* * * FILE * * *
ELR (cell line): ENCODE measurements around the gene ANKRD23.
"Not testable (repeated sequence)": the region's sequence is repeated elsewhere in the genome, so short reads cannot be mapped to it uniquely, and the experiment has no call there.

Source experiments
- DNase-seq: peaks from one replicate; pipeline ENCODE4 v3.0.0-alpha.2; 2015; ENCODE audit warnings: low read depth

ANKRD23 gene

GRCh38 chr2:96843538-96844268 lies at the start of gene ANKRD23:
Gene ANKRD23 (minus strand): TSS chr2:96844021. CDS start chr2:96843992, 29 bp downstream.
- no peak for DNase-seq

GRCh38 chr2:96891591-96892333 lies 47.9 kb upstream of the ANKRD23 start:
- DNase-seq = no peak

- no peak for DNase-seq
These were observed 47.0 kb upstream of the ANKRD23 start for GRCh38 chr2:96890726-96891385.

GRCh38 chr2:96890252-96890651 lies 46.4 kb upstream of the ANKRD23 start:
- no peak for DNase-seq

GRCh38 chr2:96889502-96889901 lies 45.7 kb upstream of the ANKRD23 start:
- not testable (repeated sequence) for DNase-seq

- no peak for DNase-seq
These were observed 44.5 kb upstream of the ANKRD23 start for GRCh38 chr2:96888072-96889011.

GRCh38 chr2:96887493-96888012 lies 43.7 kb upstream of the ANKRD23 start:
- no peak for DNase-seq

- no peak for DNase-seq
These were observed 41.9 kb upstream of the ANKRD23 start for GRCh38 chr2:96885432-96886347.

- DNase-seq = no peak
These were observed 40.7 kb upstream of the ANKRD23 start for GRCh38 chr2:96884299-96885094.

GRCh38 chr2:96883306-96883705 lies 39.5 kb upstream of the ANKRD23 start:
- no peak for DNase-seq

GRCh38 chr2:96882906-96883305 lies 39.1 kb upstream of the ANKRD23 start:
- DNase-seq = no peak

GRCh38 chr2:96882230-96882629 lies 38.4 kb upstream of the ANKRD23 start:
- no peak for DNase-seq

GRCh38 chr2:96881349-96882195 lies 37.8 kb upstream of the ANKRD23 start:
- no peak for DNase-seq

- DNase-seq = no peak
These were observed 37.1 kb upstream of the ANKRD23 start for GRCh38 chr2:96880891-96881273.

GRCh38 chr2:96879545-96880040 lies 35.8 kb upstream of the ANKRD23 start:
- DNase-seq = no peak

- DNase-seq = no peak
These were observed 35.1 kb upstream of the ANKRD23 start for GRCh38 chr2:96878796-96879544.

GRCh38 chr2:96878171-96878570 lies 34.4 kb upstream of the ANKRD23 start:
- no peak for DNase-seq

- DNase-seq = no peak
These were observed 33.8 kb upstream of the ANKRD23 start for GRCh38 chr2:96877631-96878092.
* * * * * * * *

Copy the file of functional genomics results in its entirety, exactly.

ELR (cell line): ENCODE measurements around the gene ANKRD23.
"Not testable (repeated sequence)": the region's sequence is repeated elsewhere in the genome, so short reads cannot be mapped to it uniquely, and the experiment has no call there.

Source experiments
- DNase-seq: peaks from one replicate; pipeline ENCODE4 v3.0.0-alpha.2; 2015; ENCODE audit warnings: low read depth

ANKRD23 gene

GRCh38 chr2:96843538-96844268 lies at the start of gene ANKRD23:
Gene ANKRD23 (minus strand): TSS chr2:96844021. CDS start chr2:96843992, 29 bp downstream.
- no peak for DNase-seq

GRCh38 chr2:96891591-96892333 lies 47.9 kb upstream of the ANKRD23 start:
- DNase-seq = no peak

- no peak for DNase-seq
These were observed 47.0 kb upstream of the ANKRD23 start for GRCh38 chr2:96890726-96891385.

GRCh38 chr2:96890252-96890651 lies 46.4 kb upstream of the ANKRD23 start:
- no peak for DNase-seq

GRCh38 chr2:96889502-96889901 lies 45.7 kb upstream of the ANKRD23 start:
- not testable (repeated sequence) for DNase-seq

- no peak for DNase-seq
These were observed 44.5 kb upstream of the ANKRD23 start for GRCh38 chr2:96888072-96889011.

GRCh38 chr2:96887493-96888012 lies 43.7 kb upstream of the ANKRD23 start:
- no peak for DNase-seq

- no peak for DNase-seq
These were observed 41.9 kb upstream of the ANKRD23 start for GRCh38 chr2:96885432-96886347.

- DNase-seq = no peak
These were observed 40.7 kb upstream of the ANKRD23 start for GRCh38 chr2:96884299-96885094.

GRCh38 chr2:96883306-96883705 lies 39.5 kb upstream of the ANKRD23 start:
- no peak for DNase-seq

GRCh38 chr2:96882906-96883305 lies 39.1 kb upstream of the ANKRD23 start:
- DNase-seq = no peak

GRCh38 chr2:96882230-96882629 lies 38.4 kb upstream of the ANKRD23 start:
- no peak for DNase-seq

GRCh38 chr2:96881349-96882195 lies 37.8 kb upstream of the ANKRD23 start:
- no peak for DNase-seq

- DNase-seq = no peak
These were observed 37.1 kb upstream of the ANKRD23 start for GRCh38 chr2:96880891-96881273.

GRCh38 chr2:96879545-96880040 lies 35.8 kb upstream of the ANKRD23 start:
- DNase-seq = no peak

- DNase-seq = no peak
These were observed 35.1 kb upstream of the ANKRD23 start for GRCh38 chr2:96878796-96879544.

GRCh38 chr2:96878171-96878570 lies 34.4 kb upstream of the ANKRD23 start:
- no peak for DNase-seq

- DNase-seq = no peak
These were observed 33.8 kb upstream of the ANKRD23 start for GRCh38 chr2:96877631-96878092.